Kinematic detection of a planet carving a gap in a protoplanetary disk

Abstract

We still do not understand how planets form or why extrasolar planetary systems are so different from our own Solar System. However, the past few years have dramatically changed our view of the disks of gas and dust around young stars. Observations with the Atacama Large Millimeter/submillimeter Array and extreme adaptive-optics systems have revealed that most—if not all—disks contain substructure, including rings and gaps1,2,3, spirals4,5,6, azimuthal dust concentrations7 and shadows cast by misaligned inner disks5,8. These features have been interpreted as signatures of newborn protoplanets, but the exact origin is unknown. Here we report the kinematic detection of a few-Jupiter-mass planet located in a gas and dust gap at 130 au in the disk surrounding the young star HD 97048. An embedded planet can explain both the disturbed Keplerian flow of the gas, detected in CO lines, and the gap detected in the dust disk at the same radius. While gaps appear to be a common feature in protoplanetary disks2,3, we present a direct correspondence between a planet and a dust gap, indicating that at least some gaps are the result of planet–disk interactions.

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Fig. 1: ALMA observations of the dust and gas disk surrounding HD 97048.
Fig. 2: Schematic view of the disk as seen by ALMA in a single channel.
Fig. 3: Hydrodynamical model of a 2 MJ planet interacting with the disc of HD 97048.
Fig. 4: Predicted emission for various planet masses.

Data availability

Raw data is publicly available via the ALMA archive under project ID 2016.1.00826.S. Final reduced and calibrated data cubes are available at https://doi.org/10.6084/m9.figshare.8266988.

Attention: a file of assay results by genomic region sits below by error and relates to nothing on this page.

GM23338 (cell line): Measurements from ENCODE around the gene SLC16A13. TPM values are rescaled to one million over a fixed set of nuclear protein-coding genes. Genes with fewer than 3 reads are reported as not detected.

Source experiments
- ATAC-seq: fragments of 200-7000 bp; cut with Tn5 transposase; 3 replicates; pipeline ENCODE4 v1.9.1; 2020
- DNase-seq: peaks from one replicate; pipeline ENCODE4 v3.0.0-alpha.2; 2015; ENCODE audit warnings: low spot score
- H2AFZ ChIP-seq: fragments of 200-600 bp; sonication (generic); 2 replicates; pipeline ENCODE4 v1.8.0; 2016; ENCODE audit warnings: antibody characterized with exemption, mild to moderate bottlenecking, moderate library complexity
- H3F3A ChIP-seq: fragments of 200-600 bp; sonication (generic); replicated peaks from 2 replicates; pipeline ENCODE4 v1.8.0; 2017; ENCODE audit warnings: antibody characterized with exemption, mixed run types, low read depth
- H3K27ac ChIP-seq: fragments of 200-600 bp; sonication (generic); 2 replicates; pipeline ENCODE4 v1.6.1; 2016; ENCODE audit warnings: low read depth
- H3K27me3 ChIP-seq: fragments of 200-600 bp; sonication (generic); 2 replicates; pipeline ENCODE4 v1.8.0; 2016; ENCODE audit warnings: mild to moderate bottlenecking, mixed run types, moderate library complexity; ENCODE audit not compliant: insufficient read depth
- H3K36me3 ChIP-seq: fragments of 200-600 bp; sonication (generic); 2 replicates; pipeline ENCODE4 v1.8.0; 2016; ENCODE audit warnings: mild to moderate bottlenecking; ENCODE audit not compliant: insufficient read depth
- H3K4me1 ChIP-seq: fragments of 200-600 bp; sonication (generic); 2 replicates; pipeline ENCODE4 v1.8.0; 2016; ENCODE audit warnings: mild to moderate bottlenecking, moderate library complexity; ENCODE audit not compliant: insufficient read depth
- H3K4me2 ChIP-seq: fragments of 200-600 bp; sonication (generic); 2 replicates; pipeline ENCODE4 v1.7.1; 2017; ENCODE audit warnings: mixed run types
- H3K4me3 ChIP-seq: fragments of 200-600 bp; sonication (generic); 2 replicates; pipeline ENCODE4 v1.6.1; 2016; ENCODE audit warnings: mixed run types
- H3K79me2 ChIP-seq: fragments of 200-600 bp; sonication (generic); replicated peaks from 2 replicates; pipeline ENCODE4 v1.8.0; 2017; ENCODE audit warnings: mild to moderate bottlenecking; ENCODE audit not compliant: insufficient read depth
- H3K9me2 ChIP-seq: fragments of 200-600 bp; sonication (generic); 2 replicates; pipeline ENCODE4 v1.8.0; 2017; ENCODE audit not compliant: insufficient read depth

Code availability

Phantom is publicly available at https://bitbucket.org/danielprice/phantom. mcfost is currently available under request and will be made open-source soon. Figures were generated with splash46 (http://users.monash.edu.au/~dprice/splash/) and pymcfost (https://github.com/cpinte/pymcfost), which are both open source.

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Acknowledgements

C.P., D.J.P. and V.C. acknowledge funding from the Australian Research Council via FT170100040 and DP180104235. F.M., G.v.d.P. and C.P. acknowledge funding from ANR of France (ANR-16-CE31-0013). This work was performed on the OzSTAR national facility at Swinburne University of Technology. OzSTAR is funded by Swinburne and the Australian Government’s Education Investment Fund. This paper makes use of the following ALMA data: ADS/JAO.ALMA#2016.1.00826.S. ALMA is a partnership of ESO (representing its member states), NSF (USA) and NINS (Japan), together with NRC (Canada) and NSC and ASIAA (Taiwan) and KASI (Republic of Korea), in cooperation with the Republic of Chile. The Joint ALMA Observatory is operated by ESO, AUI/NRAO and NAOJ. The National Radio Astronomy Observatory is a facility of the National Science Foundation operated under cooperative agreement by Associated Universities, Inc.

Author information

C.P. analysed the data, carried out the modelling and wrote the manuscript. G.v.d.P. wrote the observing proposal and reduced the data. D.J.P. provided advice on running the smoothed particle hydrodynamics simulations and made some of the figures. All co-authors provided input on the manuscript.

Correspondence to C. Pinte.

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The authors declare no competing interests.

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Peer review information: Nature Astronomy thanks Richard Teague and the other, anonymous, reviewer(s) for their contribution to the peer review of this work.

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